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Perspectives on OECD economic integration : implications for U.S. current account adjustment

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  • Maurice Obstfeld
  • Kenneth Rogoff

Abstract

The US current account deficit has been persistently large and has brought the country's ratio of foreign debt to GDP to 20%, a figure that is high by historical standards. This paper argues that while US solvency is not a near-term constraint on ongoing deficits, the sheer size of the US economy makes it likely that its current account will have to approach balance in the next five to ten years, if not sooner. The paper surveys a wide body of evidence suggesting that the US economy remains surprisingly closed to external trade in products and capital, and suggests that costs of international trade in goods can explain the evidence. Given the trade costs, a substantial real depreciation of the dollar will be needed to close the US current account gap. If current- account adjustment is gradual, then the medium-term depreciation of the dollar would be on the order of 12%. If the current account deficit is eliminated in a precipitous and disorderly fashion, and the Fed attempts to maintain full employment, the depreciation could be much bigger, even on the order of 40% to 50%.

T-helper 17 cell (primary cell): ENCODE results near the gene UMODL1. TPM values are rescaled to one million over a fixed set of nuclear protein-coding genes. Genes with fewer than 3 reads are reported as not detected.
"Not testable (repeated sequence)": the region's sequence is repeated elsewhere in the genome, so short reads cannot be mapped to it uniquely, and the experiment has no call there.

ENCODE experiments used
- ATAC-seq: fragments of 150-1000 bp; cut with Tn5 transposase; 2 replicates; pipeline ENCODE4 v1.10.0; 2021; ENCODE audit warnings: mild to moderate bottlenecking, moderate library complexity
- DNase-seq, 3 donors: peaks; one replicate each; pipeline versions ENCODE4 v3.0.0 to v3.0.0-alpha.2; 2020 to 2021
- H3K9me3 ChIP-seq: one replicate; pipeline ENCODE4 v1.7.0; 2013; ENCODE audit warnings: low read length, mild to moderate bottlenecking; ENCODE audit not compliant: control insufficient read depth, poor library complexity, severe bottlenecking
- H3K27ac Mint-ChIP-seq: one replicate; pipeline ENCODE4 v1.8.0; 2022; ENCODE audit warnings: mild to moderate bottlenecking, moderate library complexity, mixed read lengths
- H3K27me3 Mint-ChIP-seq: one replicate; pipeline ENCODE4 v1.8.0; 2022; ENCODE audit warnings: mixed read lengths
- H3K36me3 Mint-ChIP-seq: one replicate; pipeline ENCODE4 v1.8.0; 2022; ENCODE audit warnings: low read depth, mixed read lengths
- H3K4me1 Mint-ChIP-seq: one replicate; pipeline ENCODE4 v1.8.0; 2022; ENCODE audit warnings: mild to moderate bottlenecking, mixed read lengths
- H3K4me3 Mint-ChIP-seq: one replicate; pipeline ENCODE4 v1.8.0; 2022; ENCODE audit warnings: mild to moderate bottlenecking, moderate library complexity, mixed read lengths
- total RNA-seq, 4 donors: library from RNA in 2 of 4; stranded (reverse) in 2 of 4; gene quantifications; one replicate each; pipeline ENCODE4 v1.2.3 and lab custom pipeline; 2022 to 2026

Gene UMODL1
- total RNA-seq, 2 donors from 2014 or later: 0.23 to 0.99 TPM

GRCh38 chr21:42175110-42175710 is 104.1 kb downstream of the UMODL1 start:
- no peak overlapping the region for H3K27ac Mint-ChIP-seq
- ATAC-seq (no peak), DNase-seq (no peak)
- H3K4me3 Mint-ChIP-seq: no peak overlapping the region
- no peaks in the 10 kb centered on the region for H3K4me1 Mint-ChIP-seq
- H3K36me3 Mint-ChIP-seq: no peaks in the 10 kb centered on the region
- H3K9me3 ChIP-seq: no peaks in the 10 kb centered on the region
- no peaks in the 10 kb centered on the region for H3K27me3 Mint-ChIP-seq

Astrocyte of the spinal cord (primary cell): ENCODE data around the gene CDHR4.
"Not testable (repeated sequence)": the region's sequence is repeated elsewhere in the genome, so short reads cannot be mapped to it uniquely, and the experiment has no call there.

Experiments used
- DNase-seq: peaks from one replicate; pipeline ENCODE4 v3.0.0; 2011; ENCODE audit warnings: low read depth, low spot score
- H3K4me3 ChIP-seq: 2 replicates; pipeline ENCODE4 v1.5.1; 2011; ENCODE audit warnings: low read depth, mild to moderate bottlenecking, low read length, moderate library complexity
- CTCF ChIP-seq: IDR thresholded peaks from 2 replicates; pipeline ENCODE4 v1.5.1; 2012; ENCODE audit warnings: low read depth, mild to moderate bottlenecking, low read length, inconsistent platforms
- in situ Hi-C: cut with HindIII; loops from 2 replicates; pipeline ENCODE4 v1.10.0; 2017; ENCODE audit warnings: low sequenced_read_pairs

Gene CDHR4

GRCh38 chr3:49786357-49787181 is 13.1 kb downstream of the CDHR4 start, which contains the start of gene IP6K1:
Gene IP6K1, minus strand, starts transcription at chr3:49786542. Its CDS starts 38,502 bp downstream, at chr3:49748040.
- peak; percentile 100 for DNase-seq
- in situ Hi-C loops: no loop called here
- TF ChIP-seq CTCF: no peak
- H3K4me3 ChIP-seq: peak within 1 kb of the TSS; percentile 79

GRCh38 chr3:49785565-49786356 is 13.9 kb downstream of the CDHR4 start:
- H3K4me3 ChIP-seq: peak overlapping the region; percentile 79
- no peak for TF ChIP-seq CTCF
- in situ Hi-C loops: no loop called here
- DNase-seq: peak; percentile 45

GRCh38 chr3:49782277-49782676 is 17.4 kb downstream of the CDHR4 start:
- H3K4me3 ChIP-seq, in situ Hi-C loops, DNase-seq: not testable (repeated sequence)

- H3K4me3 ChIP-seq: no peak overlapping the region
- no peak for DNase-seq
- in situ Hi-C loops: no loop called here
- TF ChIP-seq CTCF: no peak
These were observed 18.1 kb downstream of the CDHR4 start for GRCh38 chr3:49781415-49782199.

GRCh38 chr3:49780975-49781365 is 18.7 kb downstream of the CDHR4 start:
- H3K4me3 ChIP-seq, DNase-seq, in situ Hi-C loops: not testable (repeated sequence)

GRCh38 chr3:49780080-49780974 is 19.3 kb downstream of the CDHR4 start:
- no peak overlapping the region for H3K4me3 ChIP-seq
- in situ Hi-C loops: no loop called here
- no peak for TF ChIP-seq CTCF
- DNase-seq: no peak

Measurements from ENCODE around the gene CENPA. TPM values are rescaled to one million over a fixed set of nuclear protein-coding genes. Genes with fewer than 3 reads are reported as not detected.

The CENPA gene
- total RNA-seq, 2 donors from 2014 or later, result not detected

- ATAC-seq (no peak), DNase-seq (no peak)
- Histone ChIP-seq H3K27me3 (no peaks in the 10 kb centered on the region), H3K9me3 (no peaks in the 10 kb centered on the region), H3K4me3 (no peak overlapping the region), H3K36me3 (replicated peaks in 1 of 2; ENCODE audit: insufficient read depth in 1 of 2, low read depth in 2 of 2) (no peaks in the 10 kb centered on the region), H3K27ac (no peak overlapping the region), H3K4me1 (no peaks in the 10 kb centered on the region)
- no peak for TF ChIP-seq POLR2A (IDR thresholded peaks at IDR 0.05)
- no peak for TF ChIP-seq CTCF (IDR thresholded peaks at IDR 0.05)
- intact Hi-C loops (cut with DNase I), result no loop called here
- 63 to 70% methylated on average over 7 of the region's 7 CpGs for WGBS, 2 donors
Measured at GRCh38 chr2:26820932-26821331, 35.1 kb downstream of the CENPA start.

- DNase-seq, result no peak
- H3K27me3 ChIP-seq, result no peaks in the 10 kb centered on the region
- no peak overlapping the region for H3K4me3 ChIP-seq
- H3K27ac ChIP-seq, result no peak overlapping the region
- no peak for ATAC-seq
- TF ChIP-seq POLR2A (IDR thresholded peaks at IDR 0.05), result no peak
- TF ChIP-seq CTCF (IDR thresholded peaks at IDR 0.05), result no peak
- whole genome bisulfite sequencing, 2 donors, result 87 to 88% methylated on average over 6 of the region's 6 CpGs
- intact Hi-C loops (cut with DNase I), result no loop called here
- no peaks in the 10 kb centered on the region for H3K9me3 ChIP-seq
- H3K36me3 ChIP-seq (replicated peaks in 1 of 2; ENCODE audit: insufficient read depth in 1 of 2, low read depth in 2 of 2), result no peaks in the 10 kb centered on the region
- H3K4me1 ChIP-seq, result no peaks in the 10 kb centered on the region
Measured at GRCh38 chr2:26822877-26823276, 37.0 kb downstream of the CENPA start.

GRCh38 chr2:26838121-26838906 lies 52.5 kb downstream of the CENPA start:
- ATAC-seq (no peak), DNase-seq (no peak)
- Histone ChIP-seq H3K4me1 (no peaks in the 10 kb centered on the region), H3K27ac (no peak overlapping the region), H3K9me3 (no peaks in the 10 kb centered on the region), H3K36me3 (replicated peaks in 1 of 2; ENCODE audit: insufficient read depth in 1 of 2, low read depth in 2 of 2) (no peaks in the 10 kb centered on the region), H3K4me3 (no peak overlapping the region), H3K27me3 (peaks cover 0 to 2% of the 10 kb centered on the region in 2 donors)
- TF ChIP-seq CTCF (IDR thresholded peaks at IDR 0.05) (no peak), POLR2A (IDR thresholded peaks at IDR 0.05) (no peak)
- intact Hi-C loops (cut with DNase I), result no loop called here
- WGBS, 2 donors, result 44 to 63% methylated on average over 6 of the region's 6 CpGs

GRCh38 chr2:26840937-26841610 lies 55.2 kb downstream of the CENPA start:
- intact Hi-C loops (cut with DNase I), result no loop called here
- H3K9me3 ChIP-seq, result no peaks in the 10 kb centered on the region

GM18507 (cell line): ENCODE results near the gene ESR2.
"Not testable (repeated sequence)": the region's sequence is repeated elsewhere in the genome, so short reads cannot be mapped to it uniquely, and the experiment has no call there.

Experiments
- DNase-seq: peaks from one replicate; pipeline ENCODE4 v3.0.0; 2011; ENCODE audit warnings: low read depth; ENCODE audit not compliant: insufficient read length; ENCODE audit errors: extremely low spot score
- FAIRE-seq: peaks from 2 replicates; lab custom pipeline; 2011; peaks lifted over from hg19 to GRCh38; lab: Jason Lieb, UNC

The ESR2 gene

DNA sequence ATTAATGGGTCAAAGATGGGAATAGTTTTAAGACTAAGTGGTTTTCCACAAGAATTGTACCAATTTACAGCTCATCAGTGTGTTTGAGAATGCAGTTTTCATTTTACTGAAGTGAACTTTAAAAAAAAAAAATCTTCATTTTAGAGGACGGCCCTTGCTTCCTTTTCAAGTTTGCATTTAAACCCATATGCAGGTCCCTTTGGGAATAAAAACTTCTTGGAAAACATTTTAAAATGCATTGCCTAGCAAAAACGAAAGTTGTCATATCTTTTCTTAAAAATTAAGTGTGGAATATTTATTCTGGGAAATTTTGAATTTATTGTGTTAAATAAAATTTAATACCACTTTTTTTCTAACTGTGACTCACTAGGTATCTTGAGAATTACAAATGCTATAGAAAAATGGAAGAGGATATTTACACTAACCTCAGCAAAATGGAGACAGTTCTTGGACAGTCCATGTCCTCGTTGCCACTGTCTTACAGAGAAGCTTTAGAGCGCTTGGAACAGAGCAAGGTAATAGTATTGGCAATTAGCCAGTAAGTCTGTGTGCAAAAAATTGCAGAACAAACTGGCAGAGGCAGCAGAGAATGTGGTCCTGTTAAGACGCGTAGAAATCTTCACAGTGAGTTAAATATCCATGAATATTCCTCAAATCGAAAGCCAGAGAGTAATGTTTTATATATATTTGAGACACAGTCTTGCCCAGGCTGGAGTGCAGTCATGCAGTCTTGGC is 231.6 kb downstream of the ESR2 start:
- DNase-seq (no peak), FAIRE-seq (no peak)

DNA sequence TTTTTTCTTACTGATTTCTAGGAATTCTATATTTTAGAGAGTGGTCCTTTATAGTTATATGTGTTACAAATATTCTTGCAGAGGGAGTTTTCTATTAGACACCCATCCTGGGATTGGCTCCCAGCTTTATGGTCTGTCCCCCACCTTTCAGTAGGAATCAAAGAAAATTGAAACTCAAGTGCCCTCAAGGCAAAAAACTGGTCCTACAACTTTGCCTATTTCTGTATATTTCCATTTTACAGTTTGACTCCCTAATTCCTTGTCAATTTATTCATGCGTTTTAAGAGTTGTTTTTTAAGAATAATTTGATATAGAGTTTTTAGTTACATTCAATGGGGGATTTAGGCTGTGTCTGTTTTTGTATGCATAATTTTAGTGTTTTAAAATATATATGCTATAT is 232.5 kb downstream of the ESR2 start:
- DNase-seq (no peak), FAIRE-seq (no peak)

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Bibliographic Info

Article provided by Federal Reserve Bank of Kansas City in its journal Proceedings - Economic Policy Symposium - Jackson Hole.

Volume (Year): (2000)
Issue (Month): ()
Pages: 169-208

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Handle: RePEc:fip:fedkpr:y:2000:p:169-208

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Keywords: Organisation for Economic Co-operation and Development;

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References

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  1. Anderson, James E & Neary, J Peter, 1998. "The Mercantilist Index of Trade Policy," CEPR Discussion Papers 2044, C.E.P.R. Discussion Papers.
  2. Mendoza, Enrique G, 1991. "Real Business Cycles in a Small Open Economy," American Economic Review, American Economic Association, vol. 81(4), pages 797-818, September.
  3. Maurice Obstfeld & Kenneth Rogoff, 1999. "New Directions for Stochastic Open Economy Models," NBER Working Papers 7313, National Bureau of Economic Research, Inc.
  4. Charles Engel, 1995. "Accounting for U.S. Real Exchange Rate Changes," NBER Working Papers 5394, National Bureau of Economic Research, Inc.
  5. Karen K. Lewis, 1999. "Trying to Explain Home Bias in Equities and Consumption," Journal of Economic Literature, American Economic Association, vol. 37(2), pages 571-608, June.
  6. Maurice Obstfeld & Kenneth S. Rogoff, 1996. "Foundations of International Macroeconomics," MIT Press Books, The MIT Press, edition 1, volume 1, number 0262150476.
  7. Alan C. Stockman & Linda L. Tesar, 1995. "Tastes and Technology in a Two-Country Model of the Business Cycle: Explaining International Comovements," NBER Working Papers 3566, National Bureau of Economic Research, Inc.
  8. Bulow, Jeremy & Rogoff, Kenneth, 1990. "Cleaning Up Third World Debt without Getting Taken to the Cleaners," Journal of Economic Perspectives, American Economic Association, vol. 4(1), pages 31-42, Winter.
  9. Charles Freedman, 1979. "A Note on Net Interest Payments to Foreigners under Inflationary Conditions," Canadian Journal of Economics, Canadian Economics Association, vol. 12(2), pages 291-99, May.
  10. Dornbusch, Rudiger, 1976. "Expectations and Exchange Rate Dynamics," Journal of Political Economy, University of Chicago Press, vol. 84(6), pages 1161-76, December.
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